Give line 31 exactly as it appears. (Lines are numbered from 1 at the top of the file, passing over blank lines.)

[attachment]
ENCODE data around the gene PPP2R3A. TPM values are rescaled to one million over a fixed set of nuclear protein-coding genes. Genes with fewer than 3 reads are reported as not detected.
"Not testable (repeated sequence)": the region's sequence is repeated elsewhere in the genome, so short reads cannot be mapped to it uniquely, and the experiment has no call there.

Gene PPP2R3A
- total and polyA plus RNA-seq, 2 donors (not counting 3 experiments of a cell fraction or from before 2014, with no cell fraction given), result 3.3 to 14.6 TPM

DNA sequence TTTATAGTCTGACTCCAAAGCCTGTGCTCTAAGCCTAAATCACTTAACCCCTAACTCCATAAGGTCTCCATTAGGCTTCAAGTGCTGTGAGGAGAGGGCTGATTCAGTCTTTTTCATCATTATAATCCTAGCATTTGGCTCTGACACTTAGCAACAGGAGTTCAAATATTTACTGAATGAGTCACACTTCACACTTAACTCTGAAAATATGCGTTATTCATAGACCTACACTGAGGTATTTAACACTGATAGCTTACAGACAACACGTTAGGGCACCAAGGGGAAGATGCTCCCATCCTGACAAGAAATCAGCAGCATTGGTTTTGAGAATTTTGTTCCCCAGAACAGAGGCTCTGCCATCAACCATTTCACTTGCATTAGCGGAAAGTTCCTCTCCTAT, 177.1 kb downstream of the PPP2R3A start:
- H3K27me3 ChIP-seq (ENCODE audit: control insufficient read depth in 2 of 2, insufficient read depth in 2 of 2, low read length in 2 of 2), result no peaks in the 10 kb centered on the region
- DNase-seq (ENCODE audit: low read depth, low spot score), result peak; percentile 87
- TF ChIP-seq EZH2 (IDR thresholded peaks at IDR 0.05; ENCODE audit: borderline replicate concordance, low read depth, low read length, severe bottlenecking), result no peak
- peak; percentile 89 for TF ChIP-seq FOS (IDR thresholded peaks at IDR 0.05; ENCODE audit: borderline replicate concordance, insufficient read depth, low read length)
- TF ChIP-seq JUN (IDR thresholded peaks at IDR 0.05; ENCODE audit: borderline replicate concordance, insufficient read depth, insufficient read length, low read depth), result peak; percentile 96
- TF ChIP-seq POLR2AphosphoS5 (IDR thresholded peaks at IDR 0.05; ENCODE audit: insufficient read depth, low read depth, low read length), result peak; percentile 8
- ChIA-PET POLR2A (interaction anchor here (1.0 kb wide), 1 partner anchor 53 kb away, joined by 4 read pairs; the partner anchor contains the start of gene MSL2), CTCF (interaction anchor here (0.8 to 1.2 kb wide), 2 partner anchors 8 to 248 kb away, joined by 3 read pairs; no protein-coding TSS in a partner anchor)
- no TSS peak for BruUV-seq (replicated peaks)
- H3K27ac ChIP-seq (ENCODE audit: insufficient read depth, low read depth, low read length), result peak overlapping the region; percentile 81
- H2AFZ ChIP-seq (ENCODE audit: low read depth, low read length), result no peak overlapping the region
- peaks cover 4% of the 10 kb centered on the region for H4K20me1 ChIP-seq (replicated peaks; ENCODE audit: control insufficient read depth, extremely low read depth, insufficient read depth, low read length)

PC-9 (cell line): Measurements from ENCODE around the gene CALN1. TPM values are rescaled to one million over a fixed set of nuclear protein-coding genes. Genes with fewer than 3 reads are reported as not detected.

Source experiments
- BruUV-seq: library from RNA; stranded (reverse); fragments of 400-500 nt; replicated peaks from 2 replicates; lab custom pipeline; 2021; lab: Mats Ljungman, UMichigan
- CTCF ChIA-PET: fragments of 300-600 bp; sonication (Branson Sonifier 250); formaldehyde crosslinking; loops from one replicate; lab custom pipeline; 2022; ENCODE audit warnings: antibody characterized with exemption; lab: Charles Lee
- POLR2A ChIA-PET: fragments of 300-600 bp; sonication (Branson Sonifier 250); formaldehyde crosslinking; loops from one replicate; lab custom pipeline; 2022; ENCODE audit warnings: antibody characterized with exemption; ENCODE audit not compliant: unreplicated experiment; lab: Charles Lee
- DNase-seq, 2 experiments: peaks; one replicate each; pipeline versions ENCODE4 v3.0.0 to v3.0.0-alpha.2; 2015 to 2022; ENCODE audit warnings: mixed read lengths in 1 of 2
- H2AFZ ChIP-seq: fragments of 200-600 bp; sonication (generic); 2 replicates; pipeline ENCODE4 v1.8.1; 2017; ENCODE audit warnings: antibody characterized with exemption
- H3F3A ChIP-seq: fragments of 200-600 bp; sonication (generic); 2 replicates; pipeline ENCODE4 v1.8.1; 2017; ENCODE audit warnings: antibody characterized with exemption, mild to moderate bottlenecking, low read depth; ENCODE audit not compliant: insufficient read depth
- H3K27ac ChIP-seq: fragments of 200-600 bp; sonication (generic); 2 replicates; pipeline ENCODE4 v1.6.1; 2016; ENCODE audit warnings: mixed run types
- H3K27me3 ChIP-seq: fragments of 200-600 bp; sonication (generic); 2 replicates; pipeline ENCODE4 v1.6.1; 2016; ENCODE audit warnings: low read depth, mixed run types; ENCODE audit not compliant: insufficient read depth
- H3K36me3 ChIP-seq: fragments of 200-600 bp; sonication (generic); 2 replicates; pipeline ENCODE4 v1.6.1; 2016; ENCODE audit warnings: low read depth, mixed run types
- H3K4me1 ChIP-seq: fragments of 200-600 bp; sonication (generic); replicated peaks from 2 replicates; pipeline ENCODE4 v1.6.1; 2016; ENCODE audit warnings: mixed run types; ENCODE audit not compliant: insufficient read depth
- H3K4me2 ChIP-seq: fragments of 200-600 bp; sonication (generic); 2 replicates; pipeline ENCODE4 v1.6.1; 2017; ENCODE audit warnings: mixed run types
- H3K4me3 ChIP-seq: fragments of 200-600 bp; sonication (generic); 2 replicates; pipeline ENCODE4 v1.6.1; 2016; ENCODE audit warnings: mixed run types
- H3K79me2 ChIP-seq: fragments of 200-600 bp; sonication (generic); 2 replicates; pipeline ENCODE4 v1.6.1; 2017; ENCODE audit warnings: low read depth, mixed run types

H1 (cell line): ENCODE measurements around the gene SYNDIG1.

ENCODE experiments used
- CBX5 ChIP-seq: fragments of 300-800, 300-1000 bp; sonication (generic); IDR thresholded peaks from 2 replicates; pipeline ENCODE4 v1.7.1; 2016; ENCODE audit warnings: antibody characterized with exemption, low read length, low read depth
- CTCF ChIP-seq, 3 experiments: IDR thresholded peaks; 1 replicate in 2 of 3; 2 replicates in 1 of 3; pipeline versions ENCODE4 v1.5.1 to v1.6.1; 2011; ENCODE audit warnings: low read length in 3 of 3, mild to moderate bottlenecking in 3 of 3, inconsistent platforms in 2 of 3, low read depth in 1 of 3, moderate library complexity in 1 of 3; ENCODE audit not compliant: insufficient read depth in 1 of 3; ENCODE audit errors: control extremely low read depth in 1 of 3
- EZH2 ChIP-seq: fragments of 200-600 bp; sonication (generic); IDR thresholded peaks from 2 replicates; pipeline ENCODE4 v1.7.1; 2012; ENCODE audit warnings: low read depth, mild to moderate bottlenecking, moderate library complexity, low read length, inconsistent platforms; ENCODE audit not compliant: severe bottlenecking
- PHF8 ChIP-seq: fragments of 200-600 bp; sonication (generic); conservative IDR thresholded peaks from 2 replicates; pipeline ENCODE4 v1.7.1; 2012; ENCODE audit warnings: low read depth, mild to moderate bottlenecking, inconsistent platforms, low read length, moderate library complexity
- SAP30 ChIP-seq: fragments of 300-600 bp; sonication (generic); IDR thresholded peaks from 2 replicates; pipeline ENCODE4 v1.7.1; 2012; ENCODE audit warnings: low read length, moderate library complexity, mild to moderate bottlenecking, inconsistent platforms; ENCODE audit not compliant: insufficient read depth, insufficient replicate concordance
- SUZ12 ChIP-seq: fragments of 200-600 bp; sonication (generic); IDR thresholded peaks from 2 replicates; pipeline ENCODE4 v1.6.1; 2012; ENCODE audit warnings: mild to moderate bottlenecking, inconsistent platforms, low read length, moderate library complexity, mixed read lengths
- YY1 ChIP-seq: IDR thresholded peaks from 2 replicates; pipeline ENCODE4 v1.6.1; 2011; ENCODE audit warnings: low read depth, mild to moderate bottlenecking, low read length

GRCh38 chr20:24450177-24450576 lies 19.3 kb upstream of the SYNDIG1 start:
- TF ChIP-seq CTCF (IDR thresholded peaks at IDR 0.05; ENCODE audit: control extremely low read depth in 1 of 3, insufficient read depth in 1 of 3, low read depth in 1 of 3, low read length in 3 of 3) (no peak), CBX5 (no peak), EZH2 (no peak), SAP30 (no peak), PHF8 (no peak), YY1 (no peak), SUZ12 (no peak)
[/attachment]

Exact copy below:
- H3K79me2 ChIP-seq: fragments of 200-600 bp; sonication (generic); 2 replicates; pipeline ENCODE4 v1.6.1; 2017; ENCODE audit warnings: low read depth, mixed run types